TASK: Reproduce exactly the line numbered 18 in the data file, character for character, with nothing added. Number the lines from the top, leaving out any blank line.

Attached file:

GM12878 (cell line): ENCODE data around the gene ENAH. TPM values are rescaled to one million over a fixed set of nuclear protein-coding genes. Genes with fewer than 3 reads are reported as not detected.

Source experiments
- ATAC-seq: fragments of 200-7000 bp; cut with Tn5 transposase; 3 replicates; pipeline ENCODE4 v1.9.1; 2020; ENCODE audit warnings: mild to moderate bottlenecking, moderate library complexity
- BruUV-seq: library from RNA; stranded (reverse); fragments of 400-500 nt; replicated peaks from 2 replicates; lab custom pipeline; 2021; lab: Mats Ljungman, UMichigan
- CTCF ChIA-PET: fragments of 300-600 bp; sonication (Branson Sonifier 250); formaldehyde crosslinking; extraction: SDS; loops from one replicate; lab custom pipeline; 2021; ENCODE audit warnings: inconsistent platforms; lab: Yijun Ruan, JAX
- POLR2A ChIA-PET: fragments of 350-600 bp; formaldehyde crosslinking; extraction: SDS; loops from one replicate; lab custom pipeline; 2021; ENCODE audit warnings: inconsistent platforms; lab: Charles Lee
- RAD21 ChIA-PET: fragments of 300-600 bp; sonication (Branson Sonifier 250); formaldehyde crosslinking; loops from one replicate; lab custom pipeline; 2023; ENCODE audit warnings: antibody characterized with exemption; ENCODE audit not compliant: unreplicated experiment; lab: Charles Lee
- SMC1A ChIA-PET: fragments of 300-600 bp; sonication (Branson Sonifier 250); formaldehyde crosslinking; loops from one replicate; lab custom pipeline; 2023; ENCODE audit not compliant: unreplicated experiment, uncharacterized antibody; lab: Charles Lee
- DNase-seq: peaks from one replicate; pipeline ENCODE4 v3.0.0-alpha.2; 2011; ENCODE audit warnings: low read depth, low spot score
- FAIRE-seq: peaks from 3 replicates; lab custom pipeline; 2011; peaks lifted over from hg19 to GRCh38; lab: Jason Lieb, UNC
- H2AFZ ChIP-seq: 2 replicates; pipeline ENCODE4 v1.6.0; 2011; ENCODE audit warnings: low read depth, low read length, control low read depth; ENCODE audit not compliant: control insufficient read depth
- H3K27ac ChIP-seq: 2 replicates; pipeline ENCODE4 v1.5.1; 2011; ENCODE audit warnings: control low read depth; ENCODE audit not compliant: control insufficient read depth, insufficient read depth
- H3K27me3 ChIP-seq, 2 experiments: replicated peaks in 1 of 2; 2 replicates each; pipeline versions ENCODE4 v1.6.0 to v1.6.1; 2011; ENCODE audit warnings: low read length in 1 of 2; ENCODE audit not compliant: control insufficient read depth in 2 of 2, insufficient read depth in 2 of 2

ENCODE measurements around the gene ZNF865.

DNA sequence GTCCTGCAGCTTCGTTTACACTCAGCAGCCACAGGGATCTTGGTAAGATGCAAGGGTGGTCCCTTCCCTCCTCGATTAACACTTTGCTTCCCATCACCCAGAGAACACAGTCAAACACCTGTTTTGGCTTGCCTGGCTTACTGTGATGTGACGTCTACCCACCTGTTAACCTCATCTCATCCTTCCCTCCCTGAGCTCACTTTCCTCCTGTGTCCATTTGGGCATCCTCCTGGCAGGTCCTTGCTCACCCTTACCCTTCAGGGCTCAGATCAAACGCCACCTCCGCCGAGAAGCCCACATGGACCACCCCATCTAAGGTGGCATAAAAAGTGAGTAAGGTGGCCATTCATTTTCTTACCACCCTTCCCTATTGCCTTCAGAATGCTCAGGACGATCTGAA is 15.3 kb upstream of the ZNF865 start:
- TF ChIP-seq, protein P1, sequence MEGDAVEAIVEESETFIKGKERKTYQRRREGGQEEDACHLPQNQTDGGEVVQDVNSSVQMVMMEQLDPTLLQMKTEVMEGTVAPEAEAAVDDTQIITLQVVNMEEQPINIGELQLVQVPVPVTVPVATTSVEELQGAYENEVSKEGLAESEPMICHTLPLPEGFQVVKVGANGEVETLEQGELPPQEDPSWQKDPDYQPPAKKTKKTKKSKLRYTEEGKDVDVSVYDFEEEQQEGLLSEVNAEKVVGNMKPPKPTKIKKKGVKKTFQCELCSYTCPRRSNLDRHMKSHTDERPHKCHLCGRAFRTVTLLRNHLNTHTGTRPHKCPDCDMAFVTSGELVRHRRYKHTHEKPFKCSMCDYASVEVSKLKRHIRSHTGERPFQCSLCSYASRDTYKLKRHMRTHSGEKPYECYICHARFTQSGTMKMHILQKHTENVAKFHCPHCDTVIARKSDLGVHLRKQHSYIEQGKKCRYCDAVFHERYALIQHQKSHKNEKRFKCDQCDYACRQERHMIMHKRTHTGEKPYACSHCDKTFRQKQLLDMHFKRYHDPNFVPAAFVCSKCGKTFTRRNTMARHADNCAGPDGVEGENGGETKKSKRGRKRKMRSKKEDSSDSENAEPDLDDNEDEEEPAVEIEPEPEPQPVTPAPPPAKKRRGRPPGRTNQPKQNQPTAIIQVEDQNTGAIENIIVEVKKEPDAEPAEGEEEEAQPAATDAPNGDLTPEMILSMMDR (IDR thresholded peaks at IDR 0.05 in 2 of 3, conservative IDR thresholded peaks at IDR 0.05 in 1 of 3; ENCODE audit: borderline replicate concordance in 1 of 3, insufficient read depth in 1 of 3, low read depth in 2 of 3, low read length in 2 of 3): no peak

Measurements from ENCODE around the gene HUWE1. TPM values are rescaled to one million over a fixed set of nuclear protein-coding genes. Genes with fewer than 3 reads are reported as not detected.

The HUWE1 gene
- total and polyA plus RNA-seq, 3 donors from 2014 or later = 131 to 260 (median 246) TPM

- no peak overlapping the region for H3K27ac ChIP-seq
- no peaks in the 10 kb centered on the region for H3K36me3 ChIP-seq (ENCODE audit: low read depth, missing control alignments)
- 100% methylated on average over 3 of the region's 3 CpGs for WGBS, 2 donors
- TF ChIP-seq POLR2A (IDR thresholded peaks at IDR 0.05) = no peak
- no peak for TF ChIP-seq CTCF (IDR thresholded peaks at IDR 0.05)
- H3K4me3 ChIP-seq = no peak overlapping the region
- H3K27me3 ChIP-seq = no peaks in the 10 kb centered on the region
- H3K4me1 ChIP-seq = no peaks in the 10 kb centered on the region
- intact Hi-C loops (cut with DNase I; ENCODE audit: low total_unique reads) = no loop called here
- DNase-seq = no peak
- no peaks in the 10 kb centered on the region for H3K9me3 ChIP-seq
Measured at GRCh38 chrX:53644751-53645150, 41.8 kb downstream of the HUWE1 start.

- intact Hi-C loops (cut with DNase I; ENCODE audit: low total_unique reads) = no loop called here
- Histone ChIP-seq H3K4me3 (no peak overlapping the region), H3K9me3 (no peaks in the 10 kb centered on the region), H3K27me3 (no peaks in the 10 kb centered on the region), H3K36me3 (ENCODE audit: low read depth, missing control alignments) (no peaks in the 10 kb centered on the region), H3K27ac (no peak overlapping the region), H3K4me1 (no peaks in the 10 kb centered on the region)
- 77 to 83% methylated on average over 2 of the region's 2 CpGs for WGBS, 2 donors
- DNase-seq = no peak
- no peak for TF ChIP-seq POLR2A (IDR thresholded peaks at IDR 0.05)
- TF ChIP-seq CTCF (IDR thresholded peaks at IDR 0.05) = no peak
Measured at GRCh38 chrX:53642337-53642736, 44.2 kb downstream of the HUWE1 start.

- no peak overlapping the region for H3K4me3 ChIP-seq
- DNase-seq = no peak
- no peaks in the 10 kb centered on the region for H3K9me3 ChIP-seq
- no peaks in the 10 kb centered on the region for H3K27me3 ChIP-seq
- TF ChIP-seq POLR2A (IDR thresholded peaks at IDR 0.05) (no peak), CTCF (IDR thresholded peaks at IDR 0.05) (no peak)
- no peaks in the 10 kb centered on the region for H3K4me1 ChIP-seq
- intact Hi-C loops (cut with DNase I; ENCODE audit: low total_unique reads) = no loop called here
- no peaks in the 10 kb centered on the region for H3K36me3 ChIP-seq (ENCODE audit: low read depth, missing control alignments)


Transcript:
The HUWE1 gene